And now for something completely different—executing Python code, from Ruby. Useful for accessing Python standard libraries, re-using code already written in Python without having to port it to Ruby, calculating the air-speed velocity of an unladen swallow, or just for fun.
Install the pycall gem
Make sure you have the pycall gem installed:
gem install pycall
Alternatively add the gem to your Gemfile and install it via bundler.
Check you have Python installed
Unsurprisingly to execute Python code you’ll also need Python installed! You can check what version of Python you are running with the following command:
If you don’t have Python installed you can download it from python.org or install it with your system package manager (recommended).
Executing Python functions
To get started in your Ruby script you need to require the pycall gem and include the
PyCall::Import module. You can then import a Python module using the
pyimport method and call its functions directly from Ruby. For example:
require 'pycall/import' include PyCall::Import pyimport :os p os.uname pyimport :mimetypes p mimetypes.guess_type('index.html') pyimport :math p math.degrees(math.pi / 2)
Built-in functions are callable on the __builtin__ module, which is exposed in Ruby as
PyCall.builtins and doesn’t need to be explicitly imported. For example:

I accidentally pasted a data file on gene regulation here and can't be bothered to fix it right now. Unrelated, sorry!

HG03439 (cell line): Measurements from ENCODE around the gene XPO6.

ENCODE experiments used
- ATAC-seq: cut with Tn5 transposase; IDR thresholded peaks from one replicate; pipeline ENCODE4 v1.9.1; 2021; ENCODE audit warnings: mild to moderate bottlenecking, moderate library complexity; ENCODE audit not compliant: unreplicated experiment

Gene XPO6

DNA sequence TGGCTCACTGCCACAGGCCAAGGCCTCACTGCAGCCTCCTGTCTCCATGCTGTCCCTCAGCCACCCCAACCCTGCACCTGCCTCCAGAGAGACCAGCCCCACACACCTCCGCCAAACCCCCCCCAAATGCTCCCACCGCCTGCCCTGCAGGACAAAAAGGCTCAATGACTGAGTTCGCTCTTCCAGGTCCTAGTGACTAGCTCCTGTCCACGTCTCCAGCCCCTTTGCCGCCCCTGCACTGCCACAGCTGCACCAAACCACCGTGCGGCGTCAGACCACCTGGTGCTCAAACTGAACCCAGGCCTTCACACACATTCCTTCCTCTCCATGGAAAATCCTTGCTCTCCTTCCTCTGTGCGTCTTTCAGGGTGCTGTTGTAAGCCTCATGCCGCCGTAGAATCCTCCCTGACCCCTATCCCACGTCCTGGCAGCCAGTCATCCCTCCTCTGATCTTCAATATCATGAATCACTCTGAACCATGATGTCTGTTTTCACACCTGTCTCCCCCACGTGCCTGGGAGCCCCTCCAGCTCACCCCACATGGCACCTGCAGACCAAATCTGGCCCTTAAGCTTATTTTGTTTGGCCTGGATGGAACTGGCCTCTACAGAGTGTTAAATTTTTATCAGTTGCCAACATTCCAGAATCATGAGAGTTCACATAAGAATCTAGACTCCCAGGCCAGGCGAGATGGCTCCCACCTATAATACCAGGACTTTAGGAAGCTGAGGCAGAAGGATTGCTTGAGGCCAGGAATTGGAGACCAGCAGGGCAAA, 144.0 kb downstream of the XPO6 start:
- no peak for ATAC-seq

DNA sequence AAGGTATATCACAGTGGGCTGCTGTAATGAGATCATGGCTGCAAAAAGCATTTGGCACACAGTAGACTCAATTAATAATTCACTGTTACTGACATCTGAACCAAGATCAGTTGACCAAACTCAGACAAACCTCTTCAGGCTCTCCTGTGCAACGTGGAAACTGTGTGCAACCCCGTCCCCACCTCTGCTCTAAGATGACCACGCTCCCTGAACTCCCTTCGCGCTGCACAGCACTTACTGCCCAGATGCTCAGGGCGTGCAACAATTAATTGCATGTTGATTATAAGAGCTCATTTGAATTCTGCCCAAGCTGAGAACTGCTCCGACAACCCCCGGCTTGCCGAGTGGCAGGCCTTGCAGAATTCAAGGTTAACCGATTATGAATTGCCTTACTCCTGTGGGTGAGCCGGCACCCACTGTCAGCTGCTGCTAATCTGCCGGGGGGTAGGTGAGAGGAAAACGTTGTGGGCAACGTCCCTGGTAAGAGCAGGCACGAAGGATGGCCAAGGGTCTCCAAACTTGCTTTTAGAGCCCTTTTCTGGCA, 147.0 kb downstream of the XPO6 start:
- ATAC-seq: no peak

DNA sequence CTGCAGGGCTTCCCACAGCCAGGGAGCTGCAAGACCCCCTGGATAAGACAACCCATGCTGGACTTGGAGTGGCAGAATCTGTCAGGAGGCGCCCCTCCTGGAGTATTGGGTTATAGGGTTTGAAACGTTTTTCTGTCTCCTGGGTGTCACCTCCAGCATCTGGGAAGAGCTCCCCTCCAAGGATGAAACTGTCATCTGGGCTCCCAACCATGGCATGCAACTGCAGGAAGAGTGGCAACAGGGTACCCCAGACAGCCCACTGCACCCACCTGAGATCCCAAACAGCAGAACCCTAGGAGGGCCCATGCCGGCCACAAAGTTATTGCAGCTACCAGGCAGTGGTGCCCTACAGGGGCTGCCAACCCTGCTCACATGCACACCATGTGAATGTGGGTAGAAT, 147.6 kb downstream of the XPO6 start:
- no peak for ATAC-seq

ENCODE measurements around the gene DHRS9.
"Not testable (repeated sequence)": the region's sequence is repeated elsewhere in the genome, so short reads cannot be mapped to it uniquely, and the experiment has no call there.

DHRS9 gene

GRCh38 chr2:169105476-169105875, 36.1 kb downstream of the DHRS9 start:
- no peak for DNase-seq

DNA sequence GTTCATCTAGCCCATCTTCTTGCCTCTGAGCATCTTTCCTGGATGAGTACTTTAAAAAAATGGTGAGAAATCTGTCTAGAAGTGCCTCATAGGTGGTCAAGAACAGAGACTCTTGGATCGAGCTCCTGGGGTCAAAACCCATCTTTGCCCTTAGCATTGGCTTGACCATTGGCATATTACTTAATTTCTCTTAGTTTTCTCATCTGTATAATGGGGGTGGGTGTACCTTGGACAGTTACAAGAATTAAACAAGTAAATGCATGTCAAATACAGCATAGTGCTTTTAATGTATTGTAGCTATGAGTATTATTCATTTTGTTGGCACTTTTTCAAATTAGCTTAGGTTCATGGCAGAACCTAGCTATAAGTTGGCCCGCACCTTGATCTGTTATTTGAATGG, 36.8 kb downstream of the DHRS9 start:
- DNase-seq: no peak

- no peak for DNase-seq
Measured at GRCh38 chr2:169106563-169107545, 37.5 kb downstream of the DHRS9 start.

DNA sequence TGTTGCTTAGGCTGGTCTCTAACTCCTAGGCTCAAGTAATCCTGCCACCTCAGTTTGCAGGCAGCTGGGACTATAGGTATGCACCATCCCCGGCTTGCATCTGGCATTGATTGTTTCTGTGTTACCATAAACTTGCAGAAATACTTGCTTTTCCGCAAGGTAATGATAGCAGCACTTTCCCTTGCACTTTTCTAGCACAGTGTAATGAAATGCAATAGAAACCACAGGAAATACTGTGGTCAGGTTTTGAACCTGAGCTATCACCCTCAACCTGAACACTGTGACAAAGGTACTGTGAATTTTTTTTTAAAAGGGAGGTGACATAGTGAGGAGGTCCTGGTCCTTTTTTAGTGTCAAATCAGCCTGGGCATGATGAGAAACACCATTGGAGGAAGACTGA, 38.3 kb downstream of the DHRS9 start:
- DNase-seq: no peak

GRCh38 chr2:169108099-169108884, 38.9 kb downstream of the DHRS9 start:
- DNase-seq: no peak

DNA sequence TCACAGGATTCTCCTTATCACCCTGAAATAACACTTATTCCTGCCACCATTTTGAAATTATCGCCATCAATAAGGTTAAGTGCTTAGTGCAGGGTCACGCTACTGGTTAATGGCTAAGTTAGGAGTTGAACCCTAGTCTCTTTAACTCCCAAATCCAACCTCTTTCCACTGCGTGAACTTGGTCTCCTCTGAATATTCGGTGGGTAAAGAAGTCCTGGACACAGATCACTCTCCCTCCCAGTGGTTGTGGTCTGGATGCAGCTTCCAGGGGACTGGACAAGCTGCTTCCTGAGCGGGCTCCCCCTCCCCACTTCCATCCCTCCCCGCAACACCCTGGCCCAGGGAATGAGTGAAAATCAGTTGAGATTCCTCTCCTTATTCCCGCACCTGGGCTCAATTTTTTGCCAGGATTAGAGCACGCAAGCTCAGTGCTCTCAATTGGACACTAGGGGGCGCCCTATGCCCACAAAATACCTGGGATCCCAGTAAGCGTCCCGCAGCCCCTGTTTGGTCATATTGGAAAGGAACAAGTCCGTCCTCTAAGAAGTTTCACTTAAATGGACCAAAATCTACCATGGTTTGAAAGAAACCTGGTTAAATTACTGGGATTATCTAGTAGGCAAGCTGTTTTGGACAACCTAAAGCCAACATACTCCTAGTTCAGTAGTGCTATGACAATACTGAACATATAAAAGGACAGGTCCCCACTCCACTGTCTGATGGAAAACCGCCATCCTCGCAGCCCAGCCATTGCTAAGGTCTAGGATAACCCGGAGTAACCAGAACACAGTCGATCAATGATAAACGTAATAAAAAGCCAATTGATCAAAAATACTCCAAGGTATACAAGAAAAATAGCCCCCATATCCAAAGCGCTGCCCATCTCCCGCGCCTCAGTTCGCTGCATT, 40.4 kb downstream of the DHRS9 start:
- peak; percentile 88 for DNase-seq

require 'pycall' p PyCall.builtins.sum([1, 2, 3, 4])
Some Python types like booleans, numerics, and strings are converted back to their equivalent Ruby types. Other types like lists and tuples are returned as wrapper classes, which you might want to explicitly convert back to Ruby types.
Executing Python code
PyCall.exec method to execute Python code, and the
PyCall.eval method to evaluate Python expressions. For example:
require 'pycall' PyCall.exec 'def double(x): return x * 2' p PyCall.eval('double(123)') p PyCall.eval('(1, 2, 3)') p PyCall.eval('[pow(2, x) for x in xrange(10)]')
This might be useful for constructing Python data structures or implementing algorithms that are more easily expressed in Python. Same as with eval in Ruby: watch out for issues with escaping, and don’t eval code you don’t trust.
Using a different Python version
By default pycall will use the default python on your system. You can specify a different version of Python by setting the PYTHON environment variable or calling
PyCall.init with the path or basename of the python you want to use. For example:
require 'pycall' PyCall.init('python3') p PyCall::PYTHON_VERSION
Python 3 recommended where possible. 🐍